Thus, through his theoretical work and its testing in long-term experiments, Dr. Tilman has not only made major contributions to the basic research on biodiversity and on ecosystem functioning and stability; he has also endeavored to provide the foundation of scientific knowledge that society needs if we are to make appropriate choices in the areas of sustainable agricultural production and carbon mitigation, which are pressing issues in the current environmental crisis. By availing himself of the full range of current ecological knowledge and analytical techniques, and by undertaking an array of multidisciplinary joint research projects, Dr. Tilman has actively put forward policy proposals whose broad perspective rises above the confines of the individual disciplines. Dr. Tilman’s energetic career as a pioneer of holistic research in an area of crucial importance to society makes him, in the truest sense, a leading player in contemporary ecology.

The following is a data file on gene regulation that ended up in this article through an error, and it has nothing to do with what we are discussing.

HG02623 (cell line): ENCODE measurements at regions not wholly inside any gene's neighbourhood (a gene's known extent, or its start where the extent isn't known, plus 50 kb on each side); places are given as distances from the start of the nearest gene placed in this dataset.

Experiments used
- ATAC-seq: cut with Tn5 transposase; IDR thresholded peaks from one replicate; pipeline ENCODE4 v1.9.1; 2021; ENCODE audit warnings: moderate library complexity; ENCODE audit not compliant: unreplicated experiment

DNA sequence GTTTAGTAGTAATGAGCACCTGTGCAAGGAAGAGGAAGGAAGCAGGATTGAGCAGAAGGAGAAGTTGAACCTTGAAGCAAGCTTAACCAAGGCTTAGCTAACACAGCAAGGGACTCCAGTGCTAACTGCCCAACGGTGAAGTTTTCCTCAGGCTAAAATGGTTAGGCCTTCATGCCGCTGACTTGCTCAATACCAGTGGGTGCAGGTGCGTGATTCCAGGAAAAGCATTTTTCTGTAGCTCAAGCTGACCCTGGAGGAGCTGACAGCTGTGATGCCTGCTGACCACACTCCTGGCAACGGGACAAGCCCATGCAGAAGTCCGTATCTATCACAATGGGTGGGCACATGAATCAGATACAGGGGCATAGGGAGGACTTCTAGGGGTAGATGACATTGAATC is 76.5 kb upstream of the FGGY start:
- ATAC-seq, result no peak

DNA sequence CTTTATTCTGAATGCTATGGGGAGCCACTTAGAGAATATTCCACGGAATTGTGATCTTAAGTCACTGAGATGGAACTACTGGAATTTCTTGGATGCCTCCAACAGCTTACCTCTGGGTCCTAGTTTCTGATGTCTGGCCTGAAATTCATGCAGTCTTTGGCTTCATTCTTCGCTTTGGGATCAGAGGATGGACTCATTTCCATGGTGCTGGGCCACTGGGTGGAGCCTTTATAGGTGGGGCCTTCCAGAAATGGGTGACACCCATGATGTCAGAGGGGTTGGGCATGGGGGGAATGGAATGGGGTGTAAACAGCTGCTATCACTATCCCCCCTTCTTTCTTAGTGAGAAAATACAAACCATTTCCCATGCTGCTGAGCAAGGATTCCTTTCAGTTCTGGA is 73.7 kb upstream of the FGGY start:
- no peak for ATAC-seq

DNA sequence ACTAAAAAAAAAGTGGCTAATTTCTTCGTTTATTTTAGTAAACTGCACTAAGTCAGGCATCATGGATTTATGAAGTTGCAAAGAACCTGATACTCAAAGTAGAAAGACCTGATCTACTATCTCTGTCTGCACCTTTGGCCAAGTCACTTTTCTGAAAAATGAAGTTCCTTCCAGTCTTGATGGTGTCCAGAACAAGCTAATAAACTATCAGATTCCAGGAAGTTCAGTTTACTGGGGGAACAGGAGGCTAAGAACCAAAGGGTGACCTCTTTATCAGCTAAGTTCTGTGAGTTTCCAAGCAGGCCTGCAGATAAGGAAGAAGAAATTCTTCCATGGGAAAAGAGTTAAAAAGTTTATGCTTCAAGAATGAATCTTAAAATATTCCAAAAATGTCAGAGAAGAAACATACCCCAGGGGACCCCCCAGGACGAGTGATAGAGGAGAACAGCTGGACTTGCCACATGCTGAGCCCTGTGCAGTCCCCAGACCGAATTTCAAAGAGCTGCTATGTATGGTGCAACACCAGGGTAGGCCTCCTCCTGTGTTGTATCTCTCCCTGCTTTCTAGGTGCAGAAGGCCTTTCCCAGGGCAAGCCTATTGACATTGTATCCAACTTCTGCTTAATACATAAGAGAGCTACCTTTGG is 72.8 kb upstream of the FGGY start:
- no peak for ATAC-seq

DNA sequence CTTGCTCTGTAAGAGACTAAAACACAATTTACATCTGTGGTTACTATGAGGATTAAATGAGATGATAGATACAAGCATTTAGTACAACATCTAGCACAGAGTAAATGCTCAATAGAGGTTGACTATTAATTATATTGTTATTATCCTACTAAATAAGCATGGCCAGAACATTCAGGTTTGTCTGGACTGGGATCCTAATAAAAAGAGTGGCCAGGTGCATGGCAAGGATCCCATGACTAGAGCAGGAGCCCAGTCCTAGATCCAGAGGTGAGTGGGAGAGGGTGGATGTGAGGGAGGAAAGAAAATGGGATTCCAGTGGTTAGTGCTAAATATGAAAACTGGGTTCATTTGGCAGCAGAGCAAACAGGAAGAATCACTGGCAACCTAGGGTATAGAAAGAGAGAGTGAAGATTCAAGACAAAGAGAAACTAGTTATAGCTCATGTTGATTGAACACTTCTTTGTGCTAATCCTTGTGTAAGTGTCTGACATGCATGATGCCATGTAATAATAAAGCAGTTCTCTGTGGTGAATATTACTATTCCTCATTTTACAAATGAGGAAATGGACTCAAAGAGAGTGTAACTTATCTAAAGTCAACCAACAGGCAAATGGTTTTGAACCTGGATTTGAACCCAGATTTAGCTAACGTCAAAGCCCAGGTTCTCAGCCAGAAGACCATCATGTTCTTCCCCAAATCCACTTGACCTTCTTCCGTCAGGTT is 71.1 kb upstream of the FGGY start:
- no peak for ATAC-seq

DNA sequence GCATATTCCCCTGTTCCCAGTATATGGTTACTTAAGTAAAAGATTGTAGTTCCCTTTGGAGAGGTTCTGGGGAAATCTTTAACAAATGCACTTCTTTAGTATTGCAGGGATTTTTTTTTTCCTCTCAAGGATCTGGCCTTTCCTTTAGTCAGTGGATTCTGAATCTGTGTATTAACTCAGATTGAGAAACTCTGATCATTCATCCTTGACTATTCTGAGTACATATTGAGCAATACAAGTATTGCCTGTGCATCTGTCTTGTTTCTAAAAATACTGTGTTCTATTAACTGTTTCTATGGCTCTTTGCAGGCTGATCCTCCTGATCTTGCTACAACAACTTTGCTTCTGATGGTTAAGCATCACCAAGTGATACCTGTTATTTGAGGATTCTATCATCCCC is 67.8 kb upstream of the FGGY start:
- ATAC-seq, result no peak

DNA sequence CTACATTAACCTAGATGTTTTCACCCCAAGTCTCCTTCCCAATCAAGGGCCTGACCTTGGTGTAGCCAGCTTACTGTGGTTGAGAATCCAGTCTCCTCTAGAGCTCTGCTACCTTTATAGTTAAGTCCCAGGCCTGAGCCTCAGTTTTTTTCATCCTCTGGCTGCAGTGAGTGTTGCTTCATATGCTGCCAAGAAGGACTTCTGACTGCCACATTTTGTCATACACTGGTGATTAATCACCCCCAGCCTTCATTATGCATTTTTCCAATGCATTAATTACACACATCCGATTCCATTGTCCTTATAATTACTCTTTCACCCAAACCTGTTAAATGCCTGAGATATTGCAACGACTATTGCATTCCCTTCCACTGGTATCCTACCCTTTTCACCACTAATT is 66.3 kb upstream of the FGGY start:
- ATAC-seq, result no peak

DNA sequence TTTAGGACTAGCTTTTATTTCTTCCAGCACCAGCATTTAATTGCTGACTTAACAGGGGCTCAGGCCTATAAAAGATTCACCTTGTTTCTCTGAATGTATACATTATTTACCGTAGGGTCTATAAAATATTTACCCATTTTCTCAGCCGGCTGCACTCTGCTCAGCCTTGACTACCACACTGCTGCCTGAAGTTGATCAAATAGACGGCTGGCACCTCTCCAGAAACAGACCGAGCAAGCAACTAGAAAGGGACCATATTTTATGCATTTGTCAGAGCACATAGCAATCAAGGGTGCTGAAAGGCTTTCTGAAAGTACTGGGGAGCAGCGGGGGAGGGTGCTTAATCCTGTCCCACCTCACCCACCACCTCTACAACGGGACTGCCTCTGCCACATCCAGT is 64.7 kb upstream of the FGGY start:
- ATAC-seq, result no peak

- Clark, C.M. and D. Tilman. 2008. Loss of plant species after chronic low-level nitrogen deposition to prairie grasslands. Nature 451:712-715.
Fargione, J., J. Hill, D. Tilman, S. Polasky and P. Hawthorne. 2008. Land clearing and the biofuel carbon debt. Science 319: 1235-1238.
- Hill, J., E. Nelson, D. Tilman, S. Polasky and D. Tiffany. 2006. Environmental, economic, and energetic costs and benefits of biodiesel and ethanol biofuels. Proceedings of the National Academy of Sciences of the United Sates of America 103:11206-11210.